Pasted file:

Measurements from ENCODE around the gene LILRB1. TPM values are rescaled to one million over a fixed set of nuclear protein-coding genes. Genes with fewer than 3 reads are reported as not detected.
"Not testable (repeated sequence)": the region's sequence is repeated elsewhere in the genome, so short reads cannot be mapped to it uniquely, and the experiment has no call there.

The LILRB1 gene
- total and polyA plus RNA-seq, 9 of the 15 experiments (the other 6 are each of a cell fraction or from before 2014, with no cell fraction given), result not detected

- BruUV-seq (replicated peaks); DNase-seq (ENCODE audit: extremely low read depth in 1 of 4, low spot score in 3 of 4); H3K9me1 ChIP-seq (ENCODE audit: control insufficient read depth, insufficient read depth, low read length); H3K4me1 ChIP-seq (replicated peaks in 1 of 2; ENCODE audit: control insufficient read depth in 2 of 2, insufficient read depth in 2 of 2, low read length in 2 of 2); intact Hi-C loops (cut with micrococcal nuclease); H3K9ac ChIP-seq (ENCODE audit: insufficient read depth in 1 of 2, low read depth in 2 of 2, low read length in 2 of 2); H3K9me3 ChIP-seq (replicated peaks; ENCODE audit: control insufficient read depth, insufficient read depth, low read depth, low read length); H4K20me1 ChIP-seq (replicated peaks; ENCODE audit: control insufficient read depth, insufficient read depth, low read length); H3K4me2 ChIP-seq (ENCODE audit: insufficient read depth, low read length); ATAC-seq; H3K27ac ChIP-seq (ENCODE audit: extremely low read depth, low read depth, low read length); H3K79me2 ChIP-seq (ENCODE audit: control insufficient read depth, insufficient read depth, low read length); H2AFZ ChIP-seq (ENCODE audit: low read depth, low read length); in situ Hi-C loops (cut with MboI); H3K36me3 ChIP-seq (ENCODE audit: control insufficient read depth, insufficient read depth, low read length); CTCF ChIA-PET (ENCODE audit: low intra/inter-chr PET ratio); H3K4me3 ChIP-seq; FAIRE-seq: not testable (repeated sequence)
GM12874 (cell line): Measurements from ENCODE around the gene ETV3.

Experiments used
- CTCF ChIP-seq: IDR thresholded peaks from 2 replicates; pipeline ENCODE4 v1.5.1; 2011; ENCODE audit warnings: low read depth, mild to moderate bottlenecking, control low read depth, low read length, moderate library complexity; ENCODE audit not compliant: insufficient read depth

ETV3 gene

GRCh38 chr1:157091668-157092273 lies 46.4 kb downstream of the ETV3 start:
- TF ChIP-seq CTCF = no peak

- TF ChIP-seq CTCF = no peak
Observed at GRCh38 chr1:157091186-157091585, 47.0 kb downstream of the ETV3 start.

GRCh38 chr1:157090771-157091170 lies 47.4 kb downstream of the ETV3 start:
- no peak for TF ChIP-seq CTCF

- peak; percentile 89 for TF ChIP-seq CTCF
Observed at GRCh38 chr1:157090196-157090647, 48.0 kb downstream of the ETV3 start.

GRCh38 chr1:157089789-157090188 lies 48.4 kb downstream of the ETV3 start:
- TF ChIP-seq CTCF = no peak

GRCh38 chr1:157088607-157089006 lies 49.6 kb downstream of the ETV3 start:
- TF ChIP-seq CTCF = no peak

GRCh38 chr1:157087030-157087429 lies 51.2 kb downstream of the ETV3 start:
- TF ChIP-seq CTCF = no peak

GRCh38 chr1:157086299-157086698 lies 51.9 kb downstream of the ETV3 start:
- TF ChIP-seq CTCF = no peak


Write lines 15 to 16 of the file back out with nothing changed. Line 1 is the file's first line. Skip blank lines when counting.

- no peak for TF ChIP-seq CTCF

- peak; percentile 89 for TF ChIP-seq CTCF